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Spinal injuries are unpredictable and life changing. The location of the injury is key, and generally speaking the higher up the injury in the spinal column, the more severe the consequences.
I suffered from a spinal injury, although today it is invisible to the naked eye. At the age of 13, I fell off a horse when jumping. I recall landing flat on my spine and the pain that followed. I had fractured several vertebrae in my lower thoracic spine and crushed a disc (at T12/L1). My spinal cord was not affected.
I was put into a rigid plastic corset (which went from my clavicle to my sacrum) for six months during which time I had a robotic gait. I commenced an intensive programme of physiotherapy coupled with swimming several times a week. Overall, I made a good recovery and my injury was of relatively low level severity. That said, nearly 20 years later, I still receive regular follow up from physiotherapists. My back remains weak and painful at times; there is a noticeably tender area. I have a specific exercise routine to keep my core strong; when I lose muscle strength the pain creeps back. I experienced pelvic girdle pain during pregnancy. I have been advised the pain will get worse as I age. Although my injury was not permanently debilitating and is well managed for now, to this day I continue to learn how to deal with it.
As a medical negligence and personal injury solicitor, I have worked on behalf of a number of individuals who have suffered severe spinal cord injuries. I have assisted individuals in the early stages of the injury, where the road ahead seems littered with challenges and lives are turned upside down.
There is often a period of grieving in the early stages. It can take years to acknowledge the injury and its profound changes on the body and the mind. Spinal injuries are traumatic and individuals should not shy away from seeking specialist psychological support.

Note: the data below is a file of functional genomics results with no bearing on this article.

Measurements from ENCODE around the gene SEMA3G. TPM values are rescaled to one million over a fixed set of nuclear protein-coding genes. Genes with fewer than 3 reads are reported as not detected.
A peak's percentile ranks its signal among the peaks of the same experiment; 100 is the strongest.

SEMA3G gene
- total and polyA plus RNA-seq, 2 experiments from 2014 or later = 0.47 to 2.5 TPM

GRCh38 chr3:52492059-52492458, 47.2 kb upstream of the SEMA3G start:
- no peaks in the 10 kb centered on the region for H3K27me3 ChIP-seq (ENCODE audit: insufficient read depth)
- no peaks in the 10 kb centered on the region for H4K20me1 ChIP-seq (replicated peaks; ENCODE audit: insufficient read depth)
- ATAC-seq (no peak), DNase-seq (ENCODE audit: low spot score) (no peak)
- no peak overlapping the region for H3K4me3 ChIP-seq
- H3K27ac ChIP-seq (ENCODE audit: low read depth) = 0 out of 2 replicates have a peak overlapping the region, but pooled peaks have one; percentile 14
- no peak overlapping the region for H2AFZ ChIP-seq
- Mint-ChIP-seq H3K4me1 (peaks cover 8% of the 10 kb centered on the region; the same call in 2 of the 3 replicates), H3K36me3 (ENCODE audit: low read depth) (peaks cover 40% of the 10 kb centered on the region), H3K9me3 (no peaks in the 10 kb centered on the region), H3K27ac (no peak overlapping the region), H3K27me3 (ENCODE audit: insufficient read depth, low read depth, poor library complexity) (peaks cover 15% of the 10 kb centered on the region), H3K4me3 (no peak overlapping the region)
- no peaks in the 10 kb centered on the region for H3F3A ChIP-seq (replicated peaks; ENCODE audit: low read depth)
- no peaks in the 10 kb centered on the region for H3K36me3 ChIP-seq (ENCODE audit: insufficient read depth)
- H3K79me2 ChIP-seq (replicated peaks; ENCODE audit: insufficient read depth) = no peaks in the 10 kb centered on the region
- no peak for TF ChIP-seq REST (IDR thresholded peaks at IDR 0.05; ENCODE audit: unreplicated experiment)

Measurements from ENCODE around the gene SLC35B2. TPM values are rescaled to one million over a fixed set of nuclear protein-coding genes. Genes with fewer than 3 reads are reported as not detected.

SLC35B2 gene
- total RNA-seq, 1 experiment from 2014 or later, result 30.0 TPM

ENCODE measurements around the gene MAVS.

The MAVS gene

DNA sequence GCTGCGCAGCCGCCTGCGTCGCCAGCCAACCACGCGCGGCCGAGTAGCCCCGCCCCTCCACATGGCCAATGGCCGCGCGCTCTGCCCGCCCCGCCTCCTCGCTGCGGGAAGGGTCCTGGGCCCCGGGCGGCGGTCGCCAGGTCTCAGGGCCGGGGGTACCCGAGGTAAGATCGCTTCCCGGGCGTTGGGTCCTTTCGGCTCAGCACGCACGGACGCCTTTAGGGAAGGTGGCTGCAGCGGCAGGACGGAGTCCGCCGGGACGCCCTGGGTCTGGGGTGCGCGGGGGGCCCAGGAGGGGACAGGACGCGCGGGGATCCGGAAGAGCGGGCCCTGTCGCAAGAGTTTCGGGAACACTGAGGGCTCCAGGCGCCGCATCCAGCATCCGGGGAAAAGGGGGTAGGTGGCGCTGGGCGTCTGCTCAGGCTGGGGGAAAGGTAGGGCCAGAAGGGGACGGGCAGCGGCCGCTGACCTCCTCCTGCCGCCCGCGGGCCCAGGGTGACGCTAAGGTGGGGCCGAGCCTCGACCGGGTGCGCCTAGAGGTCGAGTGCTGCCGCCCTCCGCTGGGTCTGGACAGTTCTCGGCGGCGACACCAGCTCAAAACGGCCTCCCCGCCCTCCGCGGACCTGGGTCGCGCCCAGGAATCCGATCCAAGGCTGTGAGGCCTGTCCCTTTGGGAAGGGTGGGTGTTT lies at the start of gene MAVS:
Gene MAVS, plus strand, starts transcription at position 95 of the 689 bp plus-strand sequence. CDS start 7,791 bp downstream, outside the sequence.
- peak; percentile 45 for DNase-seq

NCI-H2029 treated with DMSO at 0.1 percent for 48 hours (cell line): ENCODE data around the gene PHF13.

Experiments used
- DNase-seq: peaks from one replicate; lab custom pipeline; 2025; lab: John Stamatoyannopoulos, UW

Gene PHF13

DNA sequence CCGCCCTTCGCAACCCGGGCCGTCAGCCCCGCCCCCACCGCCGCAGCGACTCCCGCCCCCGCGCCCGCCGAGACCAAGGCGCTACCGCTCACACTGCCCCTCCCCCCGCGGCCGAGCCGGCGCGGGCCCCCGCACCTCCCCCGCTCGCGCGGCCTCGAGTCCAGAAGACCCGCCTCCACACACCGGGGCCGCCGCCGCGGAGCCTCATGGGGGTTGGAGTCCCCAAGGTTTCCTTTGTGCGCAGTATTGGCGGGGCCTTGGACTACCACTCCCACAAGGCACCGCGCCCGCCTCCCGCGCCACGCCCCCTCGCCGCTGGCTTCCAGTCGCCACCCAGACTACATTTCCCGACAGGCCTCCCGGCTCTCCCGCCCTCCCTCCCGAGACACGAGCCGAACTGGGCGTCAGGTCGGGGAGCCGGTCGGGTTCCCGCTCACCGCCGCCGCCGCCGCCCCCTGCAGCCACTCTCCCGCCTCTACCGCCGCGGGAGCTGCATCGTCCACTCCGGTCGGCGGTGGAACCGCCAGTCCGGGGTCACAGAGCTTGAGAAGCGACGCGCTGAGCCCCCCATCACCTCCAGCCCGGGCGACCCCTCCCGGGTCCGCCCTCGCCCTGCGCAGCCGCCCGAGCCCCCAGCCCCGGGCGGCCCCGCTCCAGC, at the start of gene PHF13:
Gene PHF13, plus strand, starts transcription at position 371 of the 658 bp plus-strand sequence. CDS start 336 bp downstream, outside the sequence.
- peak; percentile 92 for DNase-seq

Tasks like washing, dressing or even using the toilet become new challenges. Bodily functions change after a spinal injury and it is common for individuals with complete injuries to lose bowel and bladder function. Strategies need to be put in place to manage continence.
Other areas can be affected like sexual function, fertility, pain sensations and skin problems arising from new pressure points. Accommodation can become unsuitable and require substantial adaptation or even relocation. Anyone with a severe spinal cord injury would say that almost every aspect of their life changes and that often even the simplest of tasks need rethinking.
Most spinal injuries are evolving. Physical therapy is essential to maximise physical functioning (for example, a paraplegic may want to focus on developing upper limb strength). Rehabilitation takes places with a multi-disciplinary team which can include physiotherapists, nurses, rehabilitation consultants and occupational therapists. Each spinal injury is unique, therefore individuals need tailored rehabilitation.
Charities, such as the Spinal Injuries Association , provide a wealth of advice and support to all of those affected by spinal cord injuries.
Riding For the Disabled use animal therapy by enabling individuals to horse ride. The RDA’s approach is to focus on what an individual can do instead of their limitations. Individuals who take up new activities can achieve remarkable sporting achievements; the national Paralympics team is a testament to this. I have seen individuals over the years who have been severely injured but show incredible resilience and strength in embarking on this unplanned chapter of life.
If you, or a member of your family, are affected by any of the issues covered in our blogs please contact one of our specialist spinal and back injury lawyers on email@example.com or call us on 0207 814 1200.
Eurydice Cote is an Associate in the Clinical Negligence and Personal Injury Team. She advises individuals who have sustained catastrophic and life changing injuries. Eurydice has helped clients who have sustained a range of injuries, including complete and incomplete spinal cord injury, amputation, orthopaedic injuries, gastrointestinal injuries and loss of vision.
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